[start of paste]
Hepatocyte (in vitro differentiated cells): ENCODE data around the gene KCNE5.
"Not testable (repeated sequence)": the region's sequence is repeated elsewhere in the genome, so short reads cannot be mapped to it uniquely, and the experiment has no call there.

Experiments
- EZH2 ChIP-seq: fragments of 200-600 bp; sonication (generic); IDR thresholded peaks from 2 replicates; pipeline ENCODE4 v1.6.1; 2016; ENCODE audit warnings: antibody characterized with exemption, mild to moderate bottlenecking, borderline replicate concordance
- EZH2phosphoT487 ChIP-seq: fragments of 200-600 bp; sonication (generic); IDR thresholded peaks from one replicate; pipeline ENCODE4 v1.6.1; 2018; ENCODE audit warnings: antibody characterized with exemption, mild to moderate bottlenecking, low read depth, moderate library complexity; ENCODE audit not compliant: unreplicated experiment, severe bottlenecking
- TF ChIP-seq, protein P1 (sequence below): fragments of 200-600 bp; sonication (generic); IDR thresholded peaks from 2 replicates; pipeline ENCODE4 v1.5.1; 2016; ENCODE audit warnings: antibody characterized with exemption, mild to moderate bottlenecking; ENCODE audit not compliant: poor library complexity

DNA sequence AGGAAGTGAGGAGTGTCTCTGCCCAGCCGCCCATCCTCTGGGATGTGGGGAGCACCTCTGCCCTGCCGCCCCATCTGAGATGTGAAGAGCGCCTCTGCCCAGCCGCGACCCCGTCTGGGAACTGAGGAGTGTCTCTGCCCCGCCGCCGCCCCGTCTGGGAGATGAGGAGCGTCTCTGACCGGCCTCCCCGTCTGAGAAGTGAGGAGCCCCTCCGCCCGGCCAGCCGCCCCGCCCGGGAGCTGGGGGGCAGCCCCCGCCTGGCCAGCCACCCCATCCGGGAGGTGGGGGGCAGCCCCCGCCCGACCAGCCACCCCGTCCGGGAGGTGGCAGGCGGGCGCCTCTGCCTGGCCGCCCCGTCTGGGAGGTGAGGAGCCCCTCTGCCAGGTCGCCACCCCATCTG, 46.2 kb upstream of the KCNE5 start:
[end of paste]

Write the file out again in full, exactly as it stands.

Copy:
Hepatocyte (in vitro differentiated cells): ENCODE data around the gene KCNE5.
"Not testable (repeated sequence)": the region's sequence is repeated elsewhere in the genome, so short reads cannot be mapped to it uniquely, and the experiment has no call there.

Experiments
- EZH2 ChIP-seq: fragments of 200-600 bp; sonication (generic); IDR thresholded peaks from 2 replicates; pipeline ENCODE4 v1.6.1; 2016; ENCODE audit warnings: antibody characterized with exemption, mild to moderate bottlenecking, borderline replicate concordance
- EZH2phosphoT487 ChIP-seq: fragments of 200-600 bp; sonication (generic); IDR thresholded peaks from one replicate; pipeline ENCODE4 v1.6.1; 2018; ENCODE audit warnings: antibody characterized with exemption, mild to moderate bottlenecking, low read depth, moderate library complexity; ENCODE audit not compliant: unreplicated experiment, severe bottlenecking
- TF ChIP-seq, protein P1 (sequence below): fragments of 200-600 bp; sonication (generic); IDR thresholded peaks from 2 replicates; pipeline ENCODE4 v1.5.1; 2016; ENCODE audit warnings: antibody characterized with exemption, mild to moderate bottlenecking; ENCODE audit not compliant: poor library complexity

DNA sequence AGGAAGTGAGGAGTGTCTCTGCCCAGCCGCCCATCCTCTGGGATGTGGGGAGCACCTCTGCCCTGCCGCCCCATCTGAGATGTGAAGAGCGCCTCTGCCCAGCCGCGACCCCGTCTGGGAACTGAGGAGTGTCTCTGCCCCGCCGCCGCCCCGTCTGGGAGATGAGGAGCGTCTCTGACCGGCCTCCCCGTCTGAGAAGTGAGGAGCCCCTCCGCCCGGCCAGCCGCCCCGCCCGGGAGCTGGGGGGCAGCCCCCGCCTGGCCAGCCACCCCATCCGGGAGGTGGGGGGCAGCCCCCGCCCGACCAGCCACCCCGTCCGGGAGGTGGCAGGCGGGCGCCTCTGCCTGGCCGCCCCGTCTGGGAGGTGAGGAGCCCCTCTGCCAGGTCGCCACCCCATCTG, 46.2 kb upstream of the KCNE5 start: